Peters has to win the seat or get his party over the 5% hurdle and the poll showed 6% of people were willing to give New Zealand First their aprty votes. However, that’s not as good as it appears because it’s about half the support the party got in Tauranga at the last election.

The poll questioned 519 people and had a margin of error of 4%.


Who stole our calves?

August 10, 2008

Someone has stolen six of our calves, which are worth about $60 each.

Five went missing over night. The sixth was in the pen at 8.30 this morning but had gone a couple of hours later. The gate to the pen was open – but it had been chained and calves don’t unchain gates.

When we were first married we never locked doors and always left keys in the ignition of our car and trucks. Now keys are removed from vehicles and we lock all our doors – but you can’t lock paddocks.


Source more interesting than the story

August 10, 2008

I could get excited about the headline: Brash gets plum job as National attacks cronyism because the Sunday Star Times seems to be assuming that a National government is a given.

But there is nothing in the story to raise my pulse rate. It says Don Brash will be appointed ambassador in either the UK or USA by a National Government and quotes earlier comments by Brash in which he says people appoitned to such roles should be qualified for the job and not put there for political convenience.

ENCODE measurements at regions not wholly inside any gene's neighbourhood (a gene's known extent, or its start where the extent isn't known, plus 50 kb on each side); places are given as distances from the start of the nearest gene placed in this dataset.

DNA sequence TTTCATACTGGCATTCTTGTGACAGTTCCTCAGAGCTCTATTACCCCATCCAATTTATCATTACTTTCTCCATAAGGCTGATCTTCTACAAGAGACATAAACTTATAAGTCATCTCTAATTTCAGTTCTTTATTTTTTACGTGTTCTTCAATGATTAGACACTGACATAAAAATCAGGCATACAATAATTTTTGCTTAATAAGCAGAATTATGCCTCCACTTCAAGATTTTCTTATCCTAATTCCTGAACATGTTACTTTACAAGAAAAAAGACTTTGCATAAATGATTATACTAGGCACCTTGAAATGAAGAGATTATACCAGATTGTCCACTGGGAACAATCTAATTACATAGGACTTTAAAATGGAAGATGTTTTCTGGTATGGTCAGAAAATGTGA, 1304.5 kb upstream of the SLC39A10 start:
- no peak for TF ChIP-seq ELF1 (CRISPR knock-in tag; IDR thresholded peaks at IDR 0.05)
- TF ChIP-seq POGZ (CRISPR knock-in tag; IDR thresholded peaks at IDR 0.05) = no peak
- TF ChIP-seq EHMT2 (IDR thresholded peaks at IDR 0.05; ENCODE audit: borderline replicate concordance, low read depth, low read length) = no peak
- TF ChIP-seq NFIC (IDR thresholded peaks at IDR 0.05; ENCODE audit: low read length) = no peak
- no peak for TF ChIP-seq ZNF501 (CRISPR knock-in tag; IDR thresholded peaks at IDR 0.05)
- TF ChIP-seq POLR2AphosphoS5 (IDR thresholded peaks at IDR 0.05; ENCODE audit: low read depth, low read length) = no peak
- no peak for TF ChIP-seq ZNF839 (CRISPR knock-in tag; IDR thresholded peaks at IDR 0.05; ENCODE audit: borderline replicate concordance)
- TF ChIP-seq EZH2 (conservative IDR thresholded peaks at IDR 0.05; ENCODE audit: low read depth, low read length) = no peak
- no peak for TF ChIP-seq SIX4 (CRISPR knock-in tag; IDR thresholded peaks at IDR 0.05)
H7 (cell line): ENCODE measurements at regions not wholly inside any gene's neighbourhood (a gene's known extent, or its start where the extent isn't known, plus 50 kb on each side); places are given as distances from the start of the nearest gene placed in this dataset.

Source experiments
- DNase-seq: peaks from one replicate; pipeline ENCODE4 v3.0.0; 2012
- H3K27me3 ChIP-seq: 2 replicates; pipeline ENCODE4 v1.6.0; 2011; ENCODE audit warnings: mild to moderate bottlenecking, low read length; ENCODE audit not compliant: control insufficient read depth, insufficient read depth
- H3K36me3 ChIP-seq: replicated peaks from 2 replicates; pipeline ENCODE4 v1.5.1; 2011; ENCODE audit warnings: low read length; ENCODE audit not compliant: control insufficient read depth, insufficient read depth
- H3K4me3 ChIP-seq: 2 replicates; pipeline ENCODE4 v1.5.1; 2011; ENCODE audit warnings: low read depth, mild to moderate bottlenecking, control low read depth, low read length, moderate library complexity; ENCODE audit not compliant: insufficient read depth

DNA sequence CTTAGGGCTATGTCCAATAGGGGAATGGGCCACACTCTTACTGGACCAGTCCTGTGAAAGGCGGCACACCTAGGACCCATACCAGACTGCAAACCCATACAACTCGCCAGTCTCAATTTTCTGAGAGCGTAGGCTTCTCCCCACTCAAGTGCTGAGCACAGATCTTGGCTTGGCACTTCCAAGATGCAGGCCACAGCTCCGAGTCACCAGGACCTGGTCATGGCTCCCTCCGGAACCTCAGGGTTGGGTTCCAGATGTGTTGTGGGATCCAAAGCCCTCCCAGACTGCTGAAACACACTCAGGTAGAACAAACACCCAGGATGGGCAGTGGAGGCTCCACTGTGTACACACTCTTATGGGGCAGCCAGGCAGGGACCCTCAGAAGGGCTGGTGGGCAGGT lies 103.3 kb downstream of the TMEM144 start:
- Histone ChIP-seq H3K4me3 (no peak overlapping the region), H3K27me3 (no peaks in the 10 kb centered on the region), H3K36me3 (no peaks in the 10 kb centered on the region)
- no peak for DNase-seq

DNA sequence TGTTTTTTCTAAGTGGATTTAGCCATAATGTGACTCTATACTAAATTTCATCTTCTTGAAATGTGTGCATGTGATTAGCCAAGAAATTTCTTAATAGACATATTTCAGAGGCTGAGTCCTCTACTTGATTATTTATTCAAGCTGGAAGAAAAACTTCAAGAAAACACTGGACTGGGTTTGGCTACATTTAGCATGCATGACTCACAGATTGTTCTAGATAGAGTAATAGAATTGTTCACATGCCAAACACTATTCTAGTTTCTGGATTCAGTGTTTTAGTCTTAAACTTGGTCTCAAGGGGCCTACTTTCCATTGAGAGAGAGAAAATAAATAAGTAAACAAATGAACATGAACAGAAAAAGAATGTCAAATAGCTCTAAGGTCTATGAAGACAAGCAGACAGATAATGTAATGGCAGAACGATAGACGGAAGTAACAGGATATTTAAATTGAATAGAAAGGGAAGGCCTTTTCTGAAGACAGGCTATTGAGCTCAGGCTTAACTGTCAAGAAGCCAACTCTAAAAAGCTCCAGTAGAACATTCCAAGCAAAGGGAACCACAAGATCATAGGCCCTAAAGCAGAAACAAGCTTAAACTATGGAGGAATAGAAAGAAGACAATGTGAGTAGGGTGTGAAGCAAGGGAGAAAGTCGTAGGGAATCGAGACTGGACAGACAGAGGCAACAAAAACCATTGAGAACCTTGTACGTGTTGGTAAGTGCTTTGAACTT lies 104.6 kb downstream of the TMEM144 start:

There is a big difference between appointing a former Reserve Bank governor to a position he is more than qualified for and for example sending Jonathon Hunt, a former MP for wine and cheese to London as British Ambassador or appointing Dianne Yates to the Australia New Zealand Food Standards Board because she comes from the Waikato.

However, more interesting than either the headline or the story is the source. The by line credits Anthony Hubbard and Nicky Hagar. 

If there is substance to the speculation it points to yet more leaks of sensitive information from National and once more Hagar is associated with it.

No Minister  and Kiwiblog both have posts on this story.


Pots & kettles

August 10, 2008

New Zealand First leader Winston Peters said he believed the move was a politically motivated.

“I hear a cry of desperation,” he said.

He’s talking  about John Key but what he said is more applicable to Peters himself.


Bill backs John

August 10, 2008

Bill English has given a categorical assurance  he won’t challenge John Key for the leadership of the National Party.

I’ve known Bill for more than a decade and I have never heard him say, or seen him do anything to alter my opinion of him as a good and honest man. He has a strong faith, is a straight talker and he is fiercely loyal to his personal and political beliefs.

If he’d wanted to sabotage the party he had plenty of opportunity to do so after he lost the leadership. But he put whatever personal hurt he might have felt behind him and knuckled down to the job of preparing National to get back into Government.

I’ve heard and watched Bill and John together and apart and I have no doubts at all about the strength of their relationship which is based on mutual respect, admiration and liking as well as their shared determination to achieve a common goal. That goal is not just to get National in to government but to make the policy changes which will achieve the much needed improvements to their country for its people.